Developing a good daily routine for managing kids after daycare or school is crucial. Life is chaotic enough with children, and when you toss in the occasional financial/banking crisis, the lack of a routine makes life far more difficult.
I have to admit that having cable and the internet makes for ringside seats at the 2008 Financial Crises, and the stunning speed with which events have passed has been attention-absorbing. Goldman and Morgan Stanley are morphing into bank-holding companies? The Lehman bankruptcy is a straw horse for bailing out JP Morgan Chase? What’s this mean and how does it affect me?
It also means that dinner is thrown together on the fly and the necessary post-school items have been knocked aside. And that can’t happen.
Children and teens do better when they know that there’s a standard routine to the day when everybody gets home. Dinner is made and hopefully the family can spend a little time together catching up on the day’s events; and the schoolwork can be checked.
As the school year starts, the flow won’t become discernible until the second week as the studies gear up. At that time, you can determine who needs to do what. Does the elementary schooler need to do a certain amount of reading or are you to read to her? Are you supposed to sign the student’s planner to assure that you’ve seen what’s hanging out there? Are they supposed to practice for music lessons and if so, on what days? What activities are there and when do they meet?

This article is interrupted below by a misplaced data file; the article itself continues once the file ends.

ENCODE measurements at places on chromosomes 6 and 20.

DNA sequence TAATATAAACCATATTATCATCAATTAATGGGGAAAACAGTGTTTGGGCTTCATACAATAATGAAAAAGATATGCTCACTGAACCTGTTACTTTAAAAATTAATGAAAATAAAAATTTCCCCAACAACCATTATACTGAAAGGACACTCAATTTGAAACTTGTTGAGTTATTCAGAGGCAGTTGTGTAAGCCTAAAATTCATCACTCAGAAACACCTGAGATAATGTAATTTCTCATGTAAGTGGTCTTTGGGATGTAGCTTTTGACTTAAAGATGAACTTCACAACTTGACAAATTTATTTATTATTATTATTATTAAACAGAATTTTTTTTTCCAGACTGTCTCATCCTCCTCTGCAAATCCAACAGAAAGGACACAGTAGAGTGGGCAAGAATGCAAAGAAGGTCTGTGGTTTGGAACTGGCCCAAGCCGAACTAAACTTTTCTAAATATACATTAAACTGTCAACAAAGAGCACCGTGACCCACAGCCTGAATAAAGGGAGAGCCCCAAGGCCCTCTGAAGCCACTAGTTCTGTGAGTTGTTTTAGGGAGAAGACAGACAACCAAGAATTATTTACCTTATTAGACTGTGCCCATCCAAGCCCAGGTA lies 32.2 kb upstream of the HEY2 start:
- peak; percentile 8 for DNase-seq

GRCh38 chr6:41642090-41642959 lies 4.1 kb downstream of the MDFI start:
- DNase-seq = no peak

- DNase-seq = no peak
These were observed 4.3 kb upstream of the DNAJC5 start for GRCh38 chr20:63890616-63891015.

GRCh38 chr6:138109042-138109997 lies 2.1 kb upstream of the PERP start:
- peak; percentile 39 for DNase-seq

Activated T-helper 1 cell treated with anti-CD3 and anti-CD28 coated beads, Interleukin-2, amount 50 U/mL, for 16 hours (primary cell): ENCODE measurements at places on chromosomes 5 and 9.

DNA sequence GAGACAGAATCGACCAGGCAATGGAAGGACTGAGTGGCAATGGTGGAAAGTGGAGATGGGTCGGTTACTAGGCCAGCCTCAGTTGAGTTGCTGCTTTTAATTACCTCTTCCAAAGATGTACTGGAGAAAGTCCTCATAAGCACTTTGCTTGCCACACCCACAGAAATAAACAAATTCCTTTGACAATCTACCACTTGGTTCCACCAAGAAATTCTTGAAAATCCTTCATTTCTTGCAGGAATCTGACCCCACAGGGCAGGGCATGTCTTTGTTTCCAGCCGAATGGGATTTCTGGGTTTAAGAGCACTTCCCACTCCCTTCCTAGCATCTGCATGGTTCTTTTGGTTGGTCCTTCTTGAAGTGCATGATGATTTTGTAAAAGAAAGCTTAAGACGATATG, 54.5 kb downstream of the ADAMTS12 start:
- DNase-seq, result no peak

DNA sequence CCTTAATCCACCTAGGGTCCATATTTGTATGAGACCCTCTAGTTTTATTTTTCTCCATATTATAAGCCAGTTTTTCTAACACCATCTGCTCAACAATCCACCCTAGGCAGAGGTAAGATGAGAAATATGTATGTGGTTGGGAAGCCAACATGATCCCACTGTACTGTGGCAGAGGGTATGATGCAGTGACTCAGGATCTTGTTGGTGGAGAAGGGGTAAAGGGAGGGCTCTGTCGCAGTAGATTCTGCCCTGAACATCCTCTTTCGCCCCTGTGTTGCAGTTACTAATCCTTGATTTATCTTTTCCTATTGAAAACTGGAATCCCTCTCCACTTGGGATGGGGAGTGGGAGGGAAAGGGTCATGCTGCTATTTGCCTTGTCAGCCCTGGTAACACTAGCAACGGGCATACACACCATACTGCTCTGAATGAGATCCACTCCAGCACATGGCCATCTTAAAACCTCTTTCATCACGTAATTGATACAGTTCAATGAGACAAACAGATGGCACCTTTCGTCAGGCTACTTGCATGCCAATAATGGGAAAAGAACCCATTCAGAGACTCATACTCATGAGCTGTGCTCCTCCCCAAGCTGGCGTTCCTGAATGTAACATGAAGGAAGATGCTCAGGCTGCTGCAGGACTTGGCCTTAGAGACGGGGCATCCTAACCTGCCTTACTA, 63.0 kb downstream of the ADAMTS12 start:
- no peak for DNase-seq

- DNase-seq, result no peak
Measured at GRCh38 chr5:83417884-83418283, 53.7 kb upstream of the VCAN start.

I’ve found that a general routine helps keep things on track. What can help with this routine?
- Find a regular and visible place for each child to place their backpack when they arrive home.
- Spend a few minutes with them over a kitchen snack to let them share what happened that day. Some days are minimal information while others lead to in-depth conversation or bull sessions.
- Check the school planners to see what homework or test is awaiting.
- Help the younger children plan how they should tackle the afternoon/evening activities.
- Use the available time to read to the younger ones and monitor homework/studies for the older ones.
- Assure that all of the necessary items are done before they settle down for any electronic time, i.e. time spent with an electronic device of any kind.
Once you settle on a general format, the flow of the routine will take over and make life more manageable. And that’s part of what it’s about, isn’t it?